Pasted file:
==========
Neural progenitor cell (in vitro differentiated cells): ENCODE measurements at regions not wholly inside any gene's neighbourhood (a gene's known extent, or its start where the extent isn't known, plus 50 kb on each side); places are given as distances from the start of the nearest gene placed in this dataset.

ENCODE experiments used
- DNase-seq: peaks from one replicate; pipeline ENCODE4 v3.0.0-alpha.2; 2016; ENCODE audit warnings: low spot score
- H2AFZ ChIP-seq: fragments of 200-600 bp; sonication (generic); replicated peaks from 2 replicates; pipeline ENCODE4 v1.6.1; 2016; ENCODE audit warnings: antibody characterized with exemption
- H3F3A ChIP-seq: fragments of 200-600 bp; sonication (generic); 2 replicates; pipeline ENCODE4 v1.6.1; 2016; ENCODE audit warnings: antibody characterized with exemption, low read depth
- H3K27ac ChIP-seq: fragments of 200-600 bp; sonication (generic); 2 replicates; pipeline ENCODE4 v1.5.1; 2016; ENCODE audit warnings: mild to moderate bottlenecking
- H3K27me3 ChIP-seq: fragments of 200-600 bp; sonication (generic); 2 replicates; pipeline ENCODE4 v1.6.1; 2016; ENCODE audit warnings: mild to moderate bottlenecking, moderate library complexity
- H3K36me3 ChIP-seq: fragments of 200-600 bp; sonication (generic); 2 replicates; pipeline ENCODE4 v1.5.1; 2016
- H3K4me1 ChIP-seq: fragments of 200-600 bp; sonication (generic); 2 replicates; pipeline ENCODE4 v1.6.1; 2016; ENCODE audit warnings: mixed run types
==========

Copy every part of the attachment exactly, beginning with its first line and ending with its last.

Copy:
Neural progenitor cell (in vitro differentiated cells): ENCODE measurements at regions not wholly inside any gene's neighbourhood (a gene's known extent, or its start where the extent isn't known, plus 50 kb on each side); places are given as distances from the start of the nearest gene placed in this dataset.

ENCODE experiments used
- DNase-seq: peaks from one replicate; pipeline ENCODE4 v3.0.0-alpha.2; 2016; ENCODE audit warnings: low spot score
- H2AFZ ChIP-seq: fragments of 200-600 bp; sonication (generic); replicated peaks from 2 replicates; pipeline ENCODE4 v1.6.1; 2016; ENCODE audit warnings: antibody characterized with exemption
- H3F3A ChIP-seq: fragments of 200-600 bp; sonication (generic); 2 replicates; pipeline ENCODE4 v1.6.1; 2016; ENCODE audit warnings: antibody characterized with exemption, low read depth
- H3K27ac ChIP-seq: fragments of 200-600 bp; sonication (generic); 2 replicates; pipeline ENCODE4 v1.5.1; 2016; ENCODE audit warnings: mild to moderate bottlenecking
- H3K27me3 ChIP-seq: fragments of 200-600 bp; sonication (generic); 2 replicates; pipeline ENCODE4 v1.6.1; 2016; ENCODE audit warnings: mild to moderate bottlenecking, moderate library complexity
- H3K36me3 ChIP-seq: fragments of 200-600 bp; sonication (generic); 2 replicates; pipeline ENCODE4 v1.5.1; 2016
- H3K4me1 ChIP-seq: fragments of 200-600 bp; sonication (generic); 2 replicates; pipeline ENCODE4 v1.6.1; 2016; ENCODE audit warnings: mixed run types